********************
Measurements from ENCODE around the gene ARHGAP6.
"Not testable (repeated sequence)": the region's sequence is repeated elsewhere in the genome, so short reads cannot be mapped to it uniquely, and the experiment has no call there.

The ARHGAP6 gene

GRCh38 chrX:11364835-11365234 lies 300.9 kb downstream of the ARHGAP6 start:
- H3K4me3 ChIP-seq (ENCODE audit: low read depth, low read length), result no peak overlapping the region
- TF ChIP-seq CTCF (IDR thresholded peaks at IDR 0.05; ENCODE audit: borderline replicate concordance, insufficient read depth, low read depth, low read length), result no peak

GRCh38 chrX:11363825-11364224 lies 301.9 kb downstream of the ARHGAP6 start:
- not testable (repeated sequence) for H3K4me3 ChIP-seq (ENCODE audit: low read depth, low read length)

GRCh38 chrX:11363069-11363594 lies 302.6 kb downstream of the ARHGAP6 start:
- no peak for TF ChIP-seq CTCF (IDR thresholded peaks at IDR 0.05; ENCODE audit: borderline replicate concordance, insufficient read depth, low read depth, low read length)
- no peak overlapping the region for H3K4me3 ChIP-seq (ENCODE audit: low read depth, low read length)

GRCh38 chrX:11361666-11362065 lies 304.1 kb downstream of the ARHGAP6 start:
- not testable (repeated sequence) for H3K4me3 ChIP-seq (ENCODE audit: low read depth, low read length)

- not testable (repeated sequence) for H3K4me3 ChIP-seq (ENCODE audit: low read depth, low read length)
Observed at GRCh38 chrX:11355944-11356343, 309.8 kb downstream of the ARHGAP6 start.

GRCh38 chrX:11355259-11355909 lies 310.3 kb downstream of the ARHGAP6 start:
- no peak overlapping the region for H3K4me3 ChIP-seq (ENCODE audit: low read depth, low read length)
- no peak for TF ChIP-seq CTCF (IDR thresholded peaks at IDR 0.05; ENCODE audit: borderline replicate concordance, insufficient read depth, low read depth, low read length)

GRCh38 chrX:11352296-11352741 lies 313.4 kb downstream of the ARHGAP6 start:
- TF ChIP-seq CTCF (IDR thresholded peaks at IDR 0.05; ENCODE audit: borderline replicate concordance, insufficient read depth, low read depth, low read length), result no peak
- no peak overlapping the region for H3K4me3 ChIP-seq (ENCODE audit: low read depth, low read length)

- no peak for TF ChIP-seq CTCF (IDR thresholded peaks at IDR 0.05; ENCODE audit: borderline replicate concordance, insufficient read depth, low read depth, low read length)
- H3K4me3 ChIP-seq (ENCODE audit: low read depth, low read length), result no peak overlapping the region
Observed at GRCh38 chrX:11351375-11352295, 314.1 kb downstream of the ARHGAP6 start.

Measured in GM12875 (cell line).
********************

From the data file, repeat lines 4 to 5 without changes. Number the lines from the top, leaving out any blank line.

GRCh38 chrX:11364835-11365234 lies 300.9 kb downstream of the ARHGAP6 start:
- H3K4me3 ChIP-seq (ENCODE audit: low read depth, low read length), result no peak overlapping the region